In today's world, a business’s success is highly dependent on its consumers, and their view on the businesses attitudes towards sustainability and ethics.
Consumers are increasingly influencing change in businesses by opting for ethical and sustainable brands. The reason for this is that consumers are more passionate and more educated around the consequences of poor supplier management and behaviours, than ever before.
Researchers Julia Hartmann and Sabine Moeller from EBS University of Economics and Law and University of Roehampton Business School produced a report on “Chain liability in multitier supply chains? Responsibility attributions for unsustainable supplier behavior”. They did this to better understand the issue of unsustainable and unethical behaviours in supply chains, and the impacts that this can have on consumer behaviour, as well as a brands image.
The research shows that businesses who pride themselves in their ethical and sustainable behaviours could in fact be at risk of damaging their brand image more, if they are openly stating that they are combating an issue, and are then found not to be, whether that is directly or within their supply chain.
Like Julia and Sabine outline, the consequences of unsustainable supplier behaviour can be extensive; consumers can lose trust, lack loyalty, in extreme cases boycott, and participate in bad reviews, potentially resulting in a damaged brand image which in turn could have a direct affect on a business’ level of success.
An accusation posted on Nestle’s Facebook site in April 2010
You have destroyed millions of hectares of rainforest. I will no longer buy any Nestle products.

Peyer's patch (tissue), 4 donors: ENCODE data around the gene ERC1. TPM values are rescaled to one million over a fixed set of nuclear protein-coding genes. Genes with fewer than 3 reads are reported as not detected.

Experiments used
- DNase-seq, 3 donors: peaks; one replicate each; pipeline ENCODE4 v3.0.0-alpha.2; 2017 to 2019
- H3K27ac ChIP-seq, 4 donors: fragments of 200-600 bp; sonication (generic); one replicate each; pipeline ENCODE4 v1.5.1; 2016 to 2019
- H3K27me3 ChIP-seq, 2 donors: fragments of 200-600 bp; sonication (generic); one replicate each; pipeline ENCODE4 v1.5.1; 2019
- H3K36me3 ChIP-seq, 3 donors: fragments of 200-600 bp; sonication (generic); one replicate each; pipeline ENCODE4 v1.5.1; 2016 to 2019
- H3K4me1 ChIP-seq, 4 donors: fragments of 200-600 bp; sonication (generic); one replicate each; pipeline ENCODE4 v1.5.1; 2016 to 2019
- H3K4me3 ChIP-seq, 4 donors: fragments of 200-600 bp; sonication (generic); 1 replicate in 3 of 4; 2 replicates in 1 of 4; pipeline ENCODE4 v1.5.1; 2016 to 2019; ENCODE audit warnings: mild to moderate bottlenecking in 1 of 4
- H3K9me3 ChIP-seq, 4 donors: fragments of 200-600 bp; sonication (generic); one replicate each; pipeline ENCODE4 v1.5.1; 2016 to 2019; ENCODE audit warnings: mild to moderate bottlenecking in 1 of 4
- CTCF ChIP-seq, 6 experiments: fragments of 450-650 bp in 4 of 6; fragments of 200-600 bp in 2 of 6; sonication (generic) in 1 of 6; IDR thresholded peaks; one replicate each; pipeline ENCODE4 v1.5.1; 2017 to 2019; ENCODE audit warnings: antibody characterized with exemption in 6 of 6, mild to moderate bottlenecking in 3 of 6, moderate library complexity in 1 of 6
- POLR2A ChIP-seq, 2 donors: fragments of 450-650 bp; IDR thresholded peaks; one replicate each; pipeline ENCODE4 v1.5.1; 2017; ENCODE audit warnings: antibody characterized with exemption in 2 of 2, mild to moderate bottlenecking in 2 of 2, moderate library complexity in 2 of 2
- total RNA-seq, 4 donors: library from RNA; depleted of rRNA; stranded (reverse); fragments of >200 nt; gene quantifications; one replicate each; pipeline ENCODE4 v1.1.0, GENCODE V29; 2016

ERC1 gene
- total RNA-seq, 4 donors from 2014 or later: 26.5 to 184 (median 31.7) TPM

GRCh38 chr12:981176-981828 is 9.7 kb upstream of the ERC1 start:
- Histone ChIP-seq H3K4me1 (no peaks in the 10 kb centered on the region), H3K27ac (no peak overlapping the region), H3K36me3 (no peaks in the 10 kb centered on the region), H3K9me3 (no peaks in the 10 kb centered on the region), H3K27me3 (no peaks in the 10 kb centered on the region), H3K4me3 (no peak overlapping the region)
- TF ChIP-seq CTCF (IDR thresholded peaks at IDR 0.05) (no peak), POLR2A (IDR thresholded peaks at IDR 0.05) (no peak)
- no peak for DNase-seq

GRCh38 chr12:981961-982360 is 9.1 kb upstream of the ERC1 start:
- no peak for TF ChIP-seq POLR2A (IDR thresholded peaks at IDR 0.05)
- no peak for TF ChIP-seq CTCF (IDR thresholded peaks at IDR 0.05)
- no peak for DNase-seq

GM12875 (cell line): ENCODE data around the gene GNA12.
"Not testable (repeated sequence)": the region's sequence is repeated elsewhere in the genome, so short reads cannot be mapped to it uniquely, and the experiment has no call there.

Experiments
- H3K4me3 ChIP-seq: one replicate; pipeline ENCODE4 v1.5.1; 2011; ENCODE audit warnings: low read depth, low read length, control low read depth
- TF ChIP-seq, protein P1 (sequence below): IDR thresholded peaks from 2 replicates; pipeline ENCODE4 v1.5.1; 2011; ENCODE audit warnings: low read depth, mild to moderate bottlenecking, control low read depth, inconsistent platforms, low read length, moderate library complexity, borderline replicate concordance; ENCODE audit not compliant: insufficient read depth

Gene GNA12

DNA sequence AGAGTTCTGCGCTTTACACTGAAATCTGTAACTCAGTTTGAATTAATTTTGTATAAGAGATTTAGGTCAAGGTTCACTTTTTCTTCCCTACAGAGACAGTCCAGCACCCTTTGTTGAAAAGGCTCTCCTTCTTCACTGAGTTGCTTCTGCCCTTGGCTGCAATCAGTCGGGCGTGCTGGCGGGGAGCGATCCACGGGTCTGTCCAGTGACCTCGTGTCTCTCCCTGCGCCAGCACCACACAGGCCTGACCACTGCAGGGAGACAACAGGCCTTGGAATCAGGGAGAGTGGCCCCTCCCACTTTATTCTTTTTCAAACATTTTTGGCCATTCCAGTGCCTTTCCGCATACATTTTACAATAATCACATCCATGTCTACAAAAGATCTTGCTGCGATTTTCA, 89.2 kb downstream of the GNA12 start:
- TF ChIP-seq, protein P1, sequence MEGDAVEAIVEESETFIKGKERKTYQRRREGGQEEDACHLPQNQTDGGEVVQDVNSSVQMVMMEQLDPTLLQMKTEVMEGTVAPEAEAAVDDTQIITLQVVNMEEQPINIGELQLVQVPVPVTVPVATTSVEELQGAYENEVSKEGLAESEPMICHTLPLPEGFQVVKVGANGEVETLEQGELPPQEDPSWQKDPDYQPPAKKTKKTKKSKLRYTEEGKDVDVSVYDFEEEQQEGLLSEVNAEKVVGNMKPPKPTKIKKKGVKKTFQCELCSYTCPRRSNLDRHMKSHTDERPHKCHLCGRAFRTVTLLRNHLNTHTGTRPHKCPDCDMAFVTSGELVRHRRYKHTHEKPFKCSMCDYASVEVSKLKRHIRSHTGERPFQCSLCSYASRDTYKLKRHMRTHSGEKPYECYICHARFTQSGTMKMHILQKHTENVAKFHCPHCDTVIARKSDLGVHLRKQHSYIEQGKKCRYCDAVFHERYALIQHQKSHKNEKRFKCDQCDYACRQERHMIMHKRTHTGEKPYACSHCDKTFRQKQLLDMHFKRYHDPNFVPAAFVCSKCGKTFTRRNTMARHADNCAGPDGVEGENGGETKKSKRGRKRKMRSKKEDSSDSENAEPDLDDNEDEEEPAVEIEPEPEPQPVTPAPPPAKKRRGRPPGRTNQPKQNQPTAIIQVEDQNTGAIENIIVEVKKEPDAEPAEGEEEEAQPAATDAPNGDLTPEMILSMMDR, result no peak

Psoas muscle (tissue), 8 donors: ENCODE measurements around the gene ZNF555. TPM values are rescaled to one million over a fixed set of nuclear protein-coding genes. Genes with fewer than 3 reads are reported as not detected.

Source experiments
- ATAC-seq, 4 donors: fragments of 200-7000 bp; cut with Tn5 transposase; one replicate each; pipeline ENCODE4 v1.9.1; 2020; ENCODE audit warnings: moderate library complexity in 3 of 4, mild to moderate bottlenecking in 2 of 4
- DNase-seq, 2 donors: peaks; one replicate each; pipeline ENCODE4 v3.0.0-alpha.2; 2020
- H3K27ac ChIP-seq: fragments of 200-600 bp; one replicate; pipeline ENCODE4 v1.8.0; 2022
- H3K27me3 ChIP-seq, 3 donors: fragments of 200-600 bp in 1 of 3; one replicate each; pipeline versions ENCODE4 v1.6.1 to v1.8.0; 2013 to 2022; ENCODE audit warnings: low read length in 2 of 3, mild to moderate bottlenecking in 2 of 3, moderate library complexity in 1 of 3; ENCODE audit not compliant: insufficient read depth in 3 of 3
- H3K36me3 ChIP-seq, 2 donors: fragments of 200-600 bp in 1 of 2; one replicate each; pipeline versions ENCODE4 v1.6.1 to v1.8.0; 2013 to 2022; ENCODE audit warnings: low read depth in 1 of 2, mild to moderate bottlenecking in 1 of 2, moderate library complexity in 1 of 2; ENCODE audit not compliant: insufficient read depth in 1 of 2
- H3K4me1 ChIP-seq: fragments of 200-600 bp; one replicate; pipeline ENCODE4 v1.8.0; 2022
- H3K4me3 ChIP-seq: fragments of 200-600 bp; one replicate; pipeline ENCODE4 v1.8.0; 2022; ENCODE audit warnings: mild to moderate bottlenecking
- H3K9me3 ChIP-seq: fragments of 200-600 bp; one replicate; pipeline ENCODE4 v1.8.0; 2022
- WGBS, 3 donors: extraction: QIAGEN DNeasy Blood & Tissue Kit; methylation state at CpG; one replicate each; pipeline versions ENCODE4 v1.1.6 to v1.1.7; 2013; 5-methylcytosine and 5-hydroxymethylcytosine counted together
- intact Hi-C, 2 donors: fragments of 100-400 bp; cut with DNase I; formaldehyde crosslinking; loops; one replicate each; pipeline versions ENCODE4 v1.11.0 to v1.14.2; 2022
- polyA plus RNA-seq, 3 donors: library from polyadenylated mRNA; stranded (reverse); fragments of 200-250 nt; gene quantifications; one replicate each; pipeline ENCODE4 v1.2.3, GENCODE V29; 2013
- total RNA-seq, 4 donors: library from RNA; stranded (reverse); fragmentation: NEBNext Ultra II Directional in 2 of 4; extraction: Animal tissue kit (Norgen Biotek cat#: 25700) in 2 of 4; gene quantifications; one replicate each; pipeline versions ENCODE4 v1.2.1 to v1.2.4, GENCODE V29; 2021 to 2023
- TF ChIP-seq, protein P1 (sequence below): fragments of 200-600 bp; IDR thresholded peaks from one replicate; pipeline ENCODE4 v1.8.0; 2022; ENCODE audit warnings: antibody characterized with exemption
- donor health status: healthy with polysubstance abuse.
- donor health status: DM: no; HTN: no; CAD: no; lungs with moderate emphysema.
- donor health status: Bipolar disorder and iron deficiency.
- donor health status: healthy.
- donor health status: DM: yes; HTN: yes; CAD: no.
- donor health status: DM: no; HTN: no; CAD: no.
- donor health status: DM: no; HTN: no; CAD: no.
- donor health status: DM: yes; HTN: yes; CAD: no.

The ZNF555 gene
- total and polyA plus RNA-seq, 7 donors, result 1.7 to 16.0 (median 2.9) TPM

Many businesses might not even be aware that their suppliers are practicing unethical and unsustainable behaviours. In fact, they might not know exactly who is supplying their products, which leads to the question - how can a business be sure that their nominated suppliers are the ones being used without supply chain transparency? There are lots of other questions that businesses might not have the answer too, such as; how much do they really know about the factory supplying their products? Is it a home of modern slavery? How does the factory dispose of their dyes? How big is their carbon footprint? The list goes on, and in turn business must start to ask themselves – how can we manage what we can’t measure.
Without these answers it can be very hard for a business to mitigate risk and the consequences could be devastating.
One specific pollutant caused the death of 8000 people in four major Chinese cities
Elizabeth C, Economy, 2013
How can businesses prevent brand damage?
As consumers are becoming more aware of the impacts that their buying habits are having on the world around them, it is becoming ever more essential for businesses to know exactly what damage, if any, they or their suppliers are causing. This is the only way that a business can truly start to prevent it.
Consumers do not differentiate between members of the supply chain when it comes to unsustainable supplier behaviour. Instead, they hold the focal firm responsible for everything that occurs in the supply chain
Julia and Sabine
The result is that for businesses who do have suppliers that are causing damage, large or small, it is the business that is going to be held responsible.
Therefore, understanding the potential risks and having full supply chain transparency is vital to every business, so that they have visibility and are able to work a preventatively in order to protect not only their brand, but also the environment and communities the interact with.